Washington, D.C. – Yesterday, the Trump Administration released the summary of its FY21 budget proposal. In response to a nearly 10 percent funding cut for the Department of Education, which included cuts to critical postsecondary investments, IHEP President Michelle Asha Cooper, Ph.D., issued the following statement:
"The Trump Administration's proposed FY21 spending plan fails to meet the need's of today's students and cuts investment in higher education that is critically needed to prepare our nation for tomorrow's economy. Instead of bolstering funding for the Department of Education, the plan proposes a nearly 10 percent department-wide cut that would weaken critical programs and, in turn, obstruct the pathway to mobility for millions of students.
"The Pell Grant, which this budget proposes to keep flat at $6,345, has helped millions of students from low- and moderate-income backgrounds achieve their dream of a college education and has strengthened our communities, economy, and nation in the process. While Pell Grants once covered over half the costs at a public four-year college, stagnant investment and rising prices mean they now cover less than one-third of those expenses. Unfortunately, this proposal does nothing to reverse that trend. We urge appropriators to increase funding for our nation's most important financial aid program.
"The proposed elimination of the Supplemental Educational Opportunity Grant and cuts to the Federal Work-Study Program are deeply disappointing. These federal need-based aid programs are critical sources of higher education funding for students from low- and moderate-income backgrounds and we ask appropriators to fully fund them.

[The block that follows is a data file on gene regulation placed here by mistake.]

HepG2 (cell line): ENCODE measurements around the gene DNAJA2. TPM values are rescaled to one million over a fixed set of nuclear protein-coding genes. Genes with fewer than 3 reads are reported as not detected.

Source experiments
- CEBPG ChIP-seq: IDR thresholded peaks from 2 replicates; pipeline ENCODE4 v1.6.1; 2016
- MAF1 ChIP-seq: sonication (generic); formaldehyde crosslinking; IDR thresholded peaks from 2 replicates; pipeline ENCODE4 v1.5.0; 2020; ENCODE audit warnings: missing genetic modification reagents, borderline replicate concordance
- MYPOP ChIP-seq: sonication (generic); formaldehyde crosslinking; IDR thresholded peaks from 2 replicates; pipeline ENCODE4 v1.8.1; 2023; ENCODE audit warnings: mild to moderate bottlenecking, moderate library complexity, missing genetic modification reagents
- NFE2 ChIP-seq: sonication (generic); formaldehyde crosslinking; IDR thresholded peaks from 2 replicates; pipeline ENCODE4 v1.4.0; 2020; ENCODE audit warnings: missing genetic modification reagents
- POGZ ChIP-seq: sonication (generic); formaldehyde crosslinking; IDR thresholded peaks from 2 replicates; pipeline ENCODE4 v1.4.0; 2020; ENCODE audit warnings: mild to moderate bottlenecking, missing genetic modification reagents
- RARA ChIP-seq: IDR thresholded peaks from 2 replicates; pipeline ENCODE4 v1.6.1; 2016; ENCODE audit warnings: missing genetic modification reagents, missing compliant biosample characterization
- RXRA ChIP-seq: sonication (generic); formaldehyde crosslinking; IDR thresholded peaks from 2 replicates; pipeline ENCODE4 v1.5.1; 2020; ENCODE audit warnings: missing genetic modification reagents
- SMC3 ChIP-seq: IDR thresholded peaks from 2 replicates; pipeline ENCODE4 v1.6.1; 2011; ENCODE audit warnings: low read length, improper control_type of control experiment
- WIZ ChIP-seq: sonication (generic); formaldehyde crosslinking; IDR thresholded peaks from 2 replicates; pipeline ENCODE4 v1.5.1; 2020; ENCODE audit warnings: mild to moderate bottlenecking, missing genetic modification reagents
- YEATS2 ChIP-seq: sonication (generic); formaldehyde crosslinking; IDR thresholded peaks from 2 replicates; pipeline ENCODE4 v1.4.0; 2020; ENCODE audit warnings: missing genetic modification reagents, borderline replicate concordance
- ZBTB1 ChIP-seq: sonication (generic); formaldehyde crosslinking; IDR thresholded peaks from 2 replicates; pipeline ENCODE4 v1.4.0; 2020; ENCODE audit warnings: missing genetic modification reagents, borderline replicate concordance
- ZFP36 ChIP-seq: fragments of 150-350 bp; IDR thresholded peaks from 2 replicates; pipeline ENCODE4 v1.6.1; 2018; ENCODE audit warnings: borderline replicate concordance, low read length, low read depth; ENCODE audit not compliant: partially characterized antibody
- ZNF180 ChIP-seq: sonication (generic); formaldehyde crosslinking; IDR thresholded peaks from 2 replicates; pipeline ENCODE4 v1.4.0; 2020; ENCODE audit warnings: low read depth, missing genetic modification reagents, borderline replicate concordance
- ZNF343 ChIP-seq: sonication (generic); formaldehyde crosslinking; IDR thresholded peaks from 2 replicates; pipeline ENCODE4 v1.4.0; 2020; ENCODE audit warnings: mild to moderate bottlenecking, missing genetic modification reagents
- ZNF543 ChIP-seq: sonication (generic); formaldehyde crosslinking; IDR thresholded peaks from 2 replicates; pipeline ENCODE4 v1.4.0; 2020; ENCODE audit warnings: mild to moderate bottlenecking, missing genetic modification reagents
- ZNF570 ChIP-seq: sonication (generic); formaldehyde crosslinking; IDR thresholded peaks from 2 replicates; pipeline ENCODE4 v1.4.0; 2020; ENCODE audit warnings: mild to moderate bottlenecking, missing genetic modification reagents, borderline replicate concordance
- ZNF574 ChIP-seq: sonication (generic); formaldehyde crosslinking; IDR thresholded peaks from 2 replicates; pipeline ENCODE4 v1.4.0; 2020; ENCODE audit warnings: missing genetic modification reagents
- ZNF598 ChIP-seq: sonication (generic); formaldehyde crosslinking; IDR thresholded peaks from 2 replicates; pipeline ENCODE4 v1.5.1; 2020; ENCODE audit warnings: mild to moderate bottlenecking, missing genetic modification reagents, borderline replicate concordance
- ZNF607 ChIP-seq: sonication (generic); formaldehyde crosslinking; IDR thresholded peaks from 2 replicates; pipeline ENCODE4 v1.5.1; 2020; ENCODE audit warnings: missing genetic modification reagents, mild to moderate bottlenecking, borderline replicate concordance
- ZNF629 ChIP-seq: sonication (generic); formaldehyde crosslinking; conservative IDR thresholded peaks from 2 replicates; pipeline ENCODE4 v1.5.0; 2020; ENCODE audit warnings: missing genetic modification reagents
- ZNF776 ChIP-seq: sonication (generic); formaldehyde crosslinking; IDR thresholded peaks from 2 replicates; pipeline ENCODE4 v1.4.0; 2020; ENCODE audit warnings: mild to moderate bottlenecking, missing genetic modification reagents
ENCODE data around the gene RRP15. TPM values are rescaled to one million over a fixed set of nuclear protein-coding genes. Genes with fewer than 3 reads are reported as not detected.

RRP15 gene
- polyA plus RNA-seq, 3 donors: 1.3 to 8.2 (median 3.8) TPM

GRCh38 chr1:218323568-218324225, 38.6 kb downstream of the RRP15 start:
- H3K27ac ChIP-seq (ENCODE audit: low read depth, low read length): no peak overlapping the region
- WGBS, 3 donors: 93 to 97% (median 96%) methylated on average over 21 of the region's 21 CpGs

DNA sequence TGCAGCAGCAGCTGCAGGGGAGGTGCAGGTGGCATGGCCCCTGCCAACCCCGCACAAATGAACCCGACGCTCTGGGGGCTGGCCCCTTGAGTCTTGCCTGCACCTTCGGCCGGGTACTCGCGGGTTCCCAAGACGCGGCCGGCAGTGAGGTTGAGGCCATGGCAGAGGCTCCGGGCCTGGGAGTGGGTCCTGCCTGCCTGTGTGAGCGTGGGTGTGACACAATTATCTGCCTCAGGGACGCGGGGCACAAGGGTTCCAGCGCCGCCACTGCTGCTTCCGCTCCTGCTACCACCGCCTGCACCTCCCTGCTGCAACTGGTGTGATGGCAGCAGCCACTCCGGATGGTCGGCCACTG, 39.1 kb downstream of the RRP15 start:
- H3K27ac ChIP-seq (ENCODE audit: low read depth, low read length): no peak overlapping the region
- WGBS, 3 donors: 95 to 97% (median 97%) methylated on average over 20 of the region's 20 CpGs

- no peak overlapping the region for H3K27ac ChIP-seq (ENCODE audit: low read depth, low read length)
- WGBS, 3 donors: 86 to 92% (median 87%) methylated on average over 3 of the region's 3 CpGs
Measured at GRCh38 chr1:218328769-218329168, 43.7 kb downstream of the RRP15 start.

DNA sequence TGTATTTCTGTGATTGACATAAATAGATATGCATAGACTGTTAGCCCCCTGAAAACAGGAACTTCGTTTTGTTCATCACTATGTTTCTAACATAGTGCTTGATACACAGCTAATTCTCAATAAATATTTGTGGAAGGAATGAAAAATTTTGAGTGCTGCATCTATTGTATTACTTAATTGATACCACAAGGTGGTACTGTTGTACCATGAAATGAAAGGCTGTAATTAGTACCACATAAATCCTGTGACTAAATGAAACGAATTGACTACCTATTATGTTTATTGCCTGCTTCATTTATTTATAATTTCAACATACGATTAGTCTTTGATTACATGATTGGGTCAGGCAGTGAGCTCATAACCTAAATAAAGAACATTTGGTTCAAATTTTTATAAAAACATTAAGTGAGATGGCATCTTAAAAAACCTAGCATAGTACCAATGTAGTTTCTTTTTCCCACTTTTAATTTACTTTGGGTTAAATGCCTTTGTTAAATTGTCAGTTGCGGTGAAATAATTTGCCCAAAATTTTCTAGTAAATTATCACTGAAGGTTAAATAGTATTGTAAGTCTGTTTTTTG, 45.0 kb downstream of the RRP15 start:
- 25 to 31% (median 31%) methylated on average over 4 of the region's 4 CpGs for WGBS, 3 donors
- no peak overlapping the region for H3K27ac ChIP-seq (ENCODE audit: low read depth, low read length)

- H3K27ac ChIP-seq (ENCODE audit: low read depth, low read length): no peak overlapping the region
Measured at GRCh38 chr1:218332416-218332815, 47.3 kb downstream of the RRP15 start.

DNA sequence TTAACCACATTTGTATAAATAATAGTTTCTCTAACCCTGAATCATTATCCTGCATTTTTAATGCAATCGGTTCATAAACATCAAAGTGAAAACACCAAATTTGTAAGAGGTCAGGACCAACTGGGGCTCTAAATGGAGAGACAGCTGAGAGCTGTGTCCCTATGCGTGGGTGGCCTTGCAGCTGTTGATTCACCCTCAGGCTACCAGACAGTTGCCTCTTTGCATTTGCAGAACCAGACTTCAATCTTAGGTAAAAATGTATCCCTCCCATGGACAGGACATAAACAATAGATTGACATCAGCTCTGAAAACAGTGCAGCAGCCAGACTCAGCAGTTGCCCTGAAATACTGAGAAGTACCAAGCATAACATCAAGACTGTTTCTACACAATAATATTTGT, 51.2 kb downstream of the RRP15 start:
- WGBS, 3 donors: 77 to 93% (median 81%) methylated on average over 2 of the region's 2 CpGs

"Finally, by eliminating funding for Statewide Longitudinal Data Systems (SLDS) and cutting funding for the Institute of Education Sciences (IES), this budget proposal would limit state and federal policymakers' capacity to make evidence-based decisions informed by high-quality data. We urge appropriators to reject these cuts and renew full funding for SLDS and IES.
"We are encouraged to see the FY21 proposal reinstate federal Pell Grant eligibility for certain currently-incarcerated students and the emphasis on quality programming, including offering academic and career supports. However, by including student eligibility restrictions, the proposal misses a critical opportunity to support those who have historically been underserved in our higher education system. These restrictions do not reflect the current bipartisan consensus on Capitol Hill and limit the potential impact of prison-based higher education programs to disrupt the cycle of mass incarceration and strengthen communities across the country. While this budget can be seen as a step forward, we ask appropriators to oppose eligibility restrictions and restore Pell Grant eligibility for all students who are incarcerated.
"As we enter this new decade, we know that postsecondary attainment is more critical to individuals, families, communities, and our local, state, and national economies than ever before. Now is the time for major investment - not cuts - in critical programs that work to promote college access, affordability, and success. We call on appropriators to recognize the value of higher education, reject harmful cuts, and ensure investments in today's students match both their need and immense potential."